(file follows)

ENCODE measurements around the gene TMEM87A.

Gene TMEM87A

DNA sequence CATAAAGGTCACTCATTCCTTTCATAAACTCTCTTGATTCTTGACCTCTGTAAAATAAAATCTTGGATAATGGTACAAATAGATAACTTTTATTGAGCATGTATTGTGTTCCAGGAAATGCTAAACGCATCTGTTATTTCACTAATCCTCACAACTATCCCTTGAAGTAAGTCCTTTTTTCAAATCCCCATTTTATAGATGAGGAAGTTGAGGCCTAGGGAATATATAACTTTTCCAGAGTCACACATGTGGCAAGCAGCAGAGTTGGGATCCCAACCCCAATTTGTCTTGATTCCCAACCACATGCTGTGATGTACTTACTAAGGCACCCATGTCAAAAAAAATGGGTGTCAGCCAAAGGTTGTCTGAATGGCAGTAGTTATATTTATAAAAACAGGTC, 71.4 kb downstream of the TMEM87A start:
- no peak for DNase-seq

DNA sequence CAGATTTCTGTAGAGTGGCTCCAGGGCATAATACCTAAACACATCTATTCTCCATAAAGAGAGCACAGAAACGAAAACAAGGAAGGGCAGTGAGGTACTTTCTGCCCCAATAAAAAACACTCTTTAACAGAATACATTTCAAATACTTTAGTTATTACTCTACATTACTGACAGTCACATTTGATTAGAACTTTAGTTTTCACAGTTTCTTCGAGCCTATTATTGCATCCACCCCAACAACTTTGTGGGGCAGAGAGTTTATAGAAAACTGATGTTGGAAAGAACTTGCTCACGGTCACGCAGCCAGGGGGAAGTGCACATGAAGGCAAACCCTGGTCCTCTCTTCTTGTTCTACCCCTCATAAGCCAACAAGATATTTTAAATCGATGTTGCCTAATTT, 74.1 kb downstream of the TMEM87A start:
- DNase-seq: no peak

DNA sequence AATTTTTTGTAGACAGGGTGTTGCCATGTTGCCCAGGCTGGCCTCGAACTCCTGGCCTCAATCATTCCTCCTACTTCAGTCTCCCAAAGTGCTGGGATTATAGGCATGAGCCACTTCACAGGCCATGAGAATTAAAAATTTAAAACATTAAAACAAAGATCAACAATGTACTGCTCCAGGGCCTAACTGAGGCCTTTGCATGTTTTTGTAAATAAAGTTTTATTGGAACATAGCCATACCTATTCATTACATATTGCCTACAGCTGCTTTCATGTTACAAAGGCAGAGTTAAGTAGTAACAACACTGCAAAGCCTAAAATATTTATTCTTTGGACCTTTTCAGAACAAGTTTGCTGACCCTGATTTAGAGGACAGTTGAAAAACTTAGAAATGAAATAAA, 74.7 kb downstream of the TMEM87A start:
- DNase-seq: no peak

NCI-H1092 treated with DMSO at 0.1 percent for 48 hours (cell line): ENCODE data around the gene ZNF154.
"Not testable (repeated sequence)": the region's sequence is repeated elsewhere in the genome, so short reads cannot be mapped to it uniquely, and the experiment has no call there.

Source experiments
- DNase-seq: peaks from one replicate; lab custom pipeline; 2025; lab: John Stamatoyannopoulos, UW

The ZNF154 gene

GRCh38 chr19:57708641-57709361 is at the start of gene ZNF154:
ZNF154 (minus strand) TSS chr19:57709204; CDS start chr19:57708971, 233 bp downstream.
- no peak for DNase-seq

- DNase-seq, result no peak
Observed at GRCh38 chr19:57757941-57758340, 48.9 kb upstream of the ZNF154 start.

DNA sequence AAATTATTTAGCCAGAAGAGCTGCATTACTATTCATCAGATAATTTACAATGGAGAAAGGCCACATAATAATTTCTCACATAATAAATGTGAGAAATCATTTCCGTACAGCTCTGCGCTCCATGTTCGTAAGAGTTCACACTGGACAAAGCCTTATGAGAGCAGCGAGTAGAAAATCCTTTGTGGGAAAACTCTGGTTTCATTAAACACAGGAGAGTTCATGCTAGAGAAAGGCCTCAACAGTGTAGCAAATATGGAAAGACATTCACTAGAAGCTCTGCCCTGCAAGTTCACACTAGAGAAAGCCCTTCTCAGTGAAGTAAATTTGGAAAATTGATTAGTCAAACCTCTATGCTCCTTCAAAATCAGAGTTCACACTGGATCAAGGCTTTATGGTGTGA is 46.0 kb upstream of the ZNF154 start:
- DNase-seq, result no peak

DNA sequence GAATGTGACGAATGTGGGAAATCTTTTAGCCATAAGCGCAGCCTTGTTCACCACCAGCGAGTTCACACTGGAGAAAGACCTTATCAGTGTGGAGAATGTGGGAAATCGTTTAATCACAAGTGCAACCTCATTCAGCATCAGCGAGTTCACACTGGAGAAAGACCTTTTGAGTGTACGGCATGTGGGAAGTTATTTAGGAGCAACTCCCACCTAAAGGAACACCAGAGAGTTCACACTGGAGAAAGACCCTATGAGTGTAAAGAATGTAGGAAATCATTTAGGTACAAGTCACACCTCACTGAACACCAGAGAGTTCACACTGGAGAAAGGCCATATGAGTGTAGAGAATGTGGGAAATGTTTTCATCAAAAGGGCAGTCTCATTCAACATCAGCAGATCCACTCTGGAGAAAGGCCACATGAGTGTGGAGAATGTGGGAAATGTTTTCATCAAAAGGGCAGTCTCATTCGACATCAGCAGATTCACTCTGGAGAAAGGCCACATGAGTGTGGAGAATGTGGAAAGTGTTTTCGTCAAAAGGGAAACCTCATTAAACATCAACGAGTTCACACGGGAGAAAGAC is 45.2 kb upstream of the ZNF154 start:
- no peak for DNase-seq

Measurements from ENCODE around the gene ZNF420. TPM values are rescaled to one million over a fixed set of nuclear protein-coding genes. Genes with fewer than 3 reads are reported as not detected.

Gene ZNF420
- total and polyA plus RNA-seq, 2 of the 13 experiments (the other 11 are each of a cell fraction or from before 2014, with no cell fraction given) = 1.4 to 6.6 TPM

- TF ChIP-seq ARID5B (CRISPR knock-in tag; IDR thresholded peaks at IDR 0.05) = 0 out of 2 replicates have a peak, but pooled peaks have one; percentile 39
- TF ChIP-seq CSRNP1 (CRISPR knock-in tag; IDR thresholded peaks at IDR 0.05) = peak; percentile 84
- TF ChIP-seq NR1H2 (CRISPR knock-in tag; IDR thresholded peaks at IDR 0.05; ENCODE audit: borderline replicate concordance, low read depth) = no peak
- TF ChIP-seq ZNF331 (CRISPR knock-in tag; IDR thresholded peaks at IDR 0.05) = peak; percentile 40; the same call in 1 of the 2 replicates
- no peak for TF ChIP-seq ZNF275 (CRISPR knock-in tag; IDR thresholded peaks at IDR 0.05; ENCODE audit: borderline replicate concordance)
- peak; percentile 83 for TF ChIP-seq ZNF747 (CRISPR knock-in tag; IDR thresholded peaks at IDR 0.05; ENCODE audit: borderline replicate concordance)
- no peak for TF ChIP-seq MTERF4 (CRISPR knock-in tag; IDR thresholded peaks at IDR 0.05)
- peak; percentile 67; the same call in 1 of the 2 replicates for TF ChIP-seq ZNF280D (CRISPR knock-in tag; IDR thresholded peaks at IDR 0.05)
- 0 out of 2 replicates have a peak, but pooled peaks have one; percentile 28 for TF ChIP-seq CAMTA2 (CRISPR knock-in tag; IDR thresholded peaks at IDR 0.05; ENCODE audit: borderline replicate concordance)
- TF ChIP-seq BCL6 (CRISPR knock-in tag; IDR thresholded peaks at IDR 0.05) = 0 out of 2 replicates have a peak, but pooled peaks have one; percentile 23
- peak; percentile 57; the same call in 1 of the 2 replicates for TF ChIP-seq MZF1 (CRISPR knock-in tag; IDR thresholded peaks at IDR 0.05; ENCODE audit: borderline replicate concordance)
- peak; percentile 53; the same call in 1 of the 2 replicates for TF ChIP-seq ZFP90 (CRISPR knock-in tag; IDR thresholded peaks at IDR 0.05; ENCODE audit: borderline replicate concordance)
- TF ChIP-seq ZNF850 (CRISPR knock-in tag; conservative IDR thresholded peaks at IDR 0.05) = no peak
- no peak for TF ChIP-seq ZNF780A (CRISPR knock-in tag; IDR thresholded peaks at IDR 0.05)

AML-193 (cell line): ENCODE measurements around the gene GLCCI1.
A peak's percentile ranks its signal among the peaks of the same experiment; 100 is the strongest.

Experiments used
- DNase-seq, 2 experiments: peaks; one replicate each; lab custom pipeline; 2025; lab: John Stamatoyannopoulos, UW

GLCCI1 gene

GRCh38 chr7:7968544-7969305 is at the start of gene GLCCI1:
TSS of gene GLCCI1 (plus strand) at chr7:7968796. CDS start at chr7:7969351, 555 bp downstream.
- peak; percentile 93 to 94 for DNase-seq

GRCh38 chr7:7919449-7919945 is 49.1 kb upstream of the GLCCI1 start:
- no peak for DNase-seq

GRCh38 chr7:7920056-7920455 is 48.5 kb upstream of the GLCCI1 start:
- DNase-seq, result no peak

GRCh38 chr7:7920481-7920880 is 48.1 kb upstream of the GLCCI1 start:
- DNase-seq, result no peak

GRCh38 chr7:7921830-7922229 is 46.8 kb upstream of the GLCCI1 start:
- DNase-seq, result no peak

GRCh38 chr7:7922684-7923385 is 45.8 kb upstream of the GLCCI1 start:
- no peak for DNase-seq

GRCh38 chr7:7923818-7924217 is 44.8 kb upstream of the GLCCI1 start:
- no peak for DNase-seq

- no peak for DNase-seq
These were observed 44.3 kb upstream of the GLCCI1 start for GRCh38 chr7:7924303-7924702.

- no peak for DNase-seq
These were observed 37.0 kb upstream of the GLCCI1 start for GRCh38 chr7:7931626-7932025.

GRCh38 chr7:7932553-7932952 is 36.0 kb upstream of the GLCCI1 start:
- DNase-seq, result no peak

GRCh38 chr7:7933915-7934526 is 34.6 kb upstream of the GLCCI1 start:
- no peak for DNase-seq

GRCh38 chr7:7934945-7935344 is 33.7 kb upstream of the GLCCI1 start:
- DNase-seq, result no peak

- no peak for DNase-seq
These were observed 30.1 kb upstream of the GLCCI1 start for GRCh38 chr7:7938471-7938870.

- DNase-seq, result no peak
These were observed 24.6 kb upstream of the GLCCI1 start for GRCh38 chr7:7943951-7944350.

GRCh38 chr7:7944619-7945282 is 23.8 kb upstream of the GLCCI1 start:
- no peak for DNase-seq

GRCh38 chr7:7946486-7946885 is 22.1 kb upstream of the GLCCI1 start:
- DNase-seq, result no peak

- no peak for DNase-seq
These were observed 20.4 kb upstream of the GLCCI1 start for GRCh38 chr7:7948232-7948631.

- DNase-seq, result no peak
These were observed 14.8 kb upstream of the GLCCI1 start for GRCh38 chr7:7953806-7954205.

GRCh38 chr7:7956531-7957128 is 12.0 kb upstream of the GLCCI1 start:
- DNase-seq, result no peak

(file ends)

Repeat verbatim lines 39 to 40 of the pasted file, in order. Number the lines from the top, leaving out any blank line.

- no peak for TF ChIP-seq ZNF780A (CRISPR knock-in tag; IDR thresholded peaks at IDR 0.05)

AML-193 (cell line): ENCODE measurements around the gene GLCCI1.